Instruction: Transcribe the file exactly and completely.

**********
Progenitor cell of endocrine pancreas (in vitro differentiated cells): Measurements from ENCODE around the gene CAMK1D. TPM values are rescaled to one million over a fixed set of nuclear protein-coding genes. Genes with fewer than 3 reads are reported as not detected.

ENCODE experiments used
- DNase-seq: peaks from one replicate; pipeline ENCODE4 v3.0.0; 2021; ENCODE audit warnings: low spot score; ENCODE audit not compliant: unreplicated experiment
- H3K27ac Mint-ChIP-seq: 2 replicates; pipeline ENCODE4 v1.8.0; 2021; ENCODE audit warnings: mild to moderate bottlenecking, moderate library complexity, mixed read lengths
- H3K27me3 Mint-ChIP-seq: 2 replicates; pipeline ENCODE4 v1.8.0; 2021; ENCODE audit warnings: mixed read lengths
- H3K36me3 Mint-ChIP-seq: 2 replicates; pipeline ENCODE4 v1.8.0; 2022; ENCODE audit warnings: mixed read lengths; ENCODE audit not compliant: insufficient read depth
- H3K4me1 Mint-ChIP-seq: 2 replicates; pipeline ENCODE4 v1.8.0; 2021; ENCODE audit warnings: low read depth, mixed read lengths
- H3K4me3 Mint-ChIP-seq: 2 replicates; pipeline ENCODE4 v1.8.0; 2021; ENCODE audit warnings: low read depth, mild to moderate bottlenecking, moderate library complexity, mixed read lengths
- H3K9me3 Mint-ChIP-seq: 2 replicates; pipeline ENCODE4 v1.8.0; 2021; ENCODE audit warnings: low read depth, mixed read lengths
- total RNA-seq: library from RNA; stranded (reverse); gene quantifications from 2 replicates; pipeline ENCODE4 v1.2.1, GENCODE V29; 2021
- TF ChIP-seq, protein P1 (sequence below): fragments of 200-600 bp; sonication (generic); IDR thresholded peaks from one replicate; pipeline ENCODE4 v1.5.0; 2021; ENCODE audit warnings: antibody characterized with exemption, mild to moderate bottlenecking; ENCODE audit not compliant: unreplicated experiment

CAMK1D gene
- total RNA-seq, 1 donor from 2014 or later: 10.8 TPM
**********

Progenitor cell of endocrine pancreas (in vitro differentiated cells): Measurements from ENCODE around the gene CAMK1D. TPM values are rescaled to one million over a fixed set of nuclear protein-coding genes. Genes with fewer than 3 reads are reported as not detected.

ENCODE experiments used
- DNase-seq: peaks from one replicate; pipeline ENCODE4 v3.0.0; 2021; ENCODE audit warnings: low spot score; ENCODE audit not compliant: unreplicated experiment
- H3K27ac Mint-ChIP-seq: 2 replicates; pipeline ENCODE4 v1.8.0; 2021; ENCODE audit warnings: mild to moderate bottlenecking, moderate library complexity, mixed read lengths
- H3K27me3 Mint-ChIP-seq: 2 replicates; pipeline ENCODE4 v1.8.0; 2021; ENCODE audit warnings: mixed read lengths
- H3K36me3 Mint-ChIP-seq: 2 replicates; pipeline ENCODE4 v1.8.0; 2022; ENCODE audit warnings: mixed read lengths; ENCODE audit not compliant: insufficient read depth
- H3K4me1 Mint-ChIP-seq: 2 replicates; pipeline ENCODE4 v1.8.0; 2021; ENCODE audit warnings: low read depth, mixed read lengths
- H3K4me3 Mint-ChIP-seq: 2 replicates; pipeline ENCODE4 v1.8.0; 2021; ENCODE audit warnings: low read depth, mild to moderate bottlenecking, moderate library complexity, mixed read lengths
- H3K9me3 Mint-ChIP-seq: 2 replicates; pipeline ENCODE4 v1.8.0; 2021; ENCODE audit warnings: low read depth, mixed read lengths
- total RNA-seq: library from RNA; stranded (reverse); gene quantifications from 2 replicates; pipeline ENCODE4 v1.2.1, GENCODE V29; 2021
- TF ChIP-seq, protein P1 (sequence below): fragments of 200-600 bp; sonication (generic); IDR thresholded peaks from one replicate; pipeline ENCODE4 v1.5.0; 2021; ENCODE audit warnings: antibody characterized with exemption, mild to moderate bottlenecking; ENCODE audit not compliant: unreplicated experiment

CAMK1D gene
- total RNA-seq, 1 donor from 2014 or later: 10.8 TPM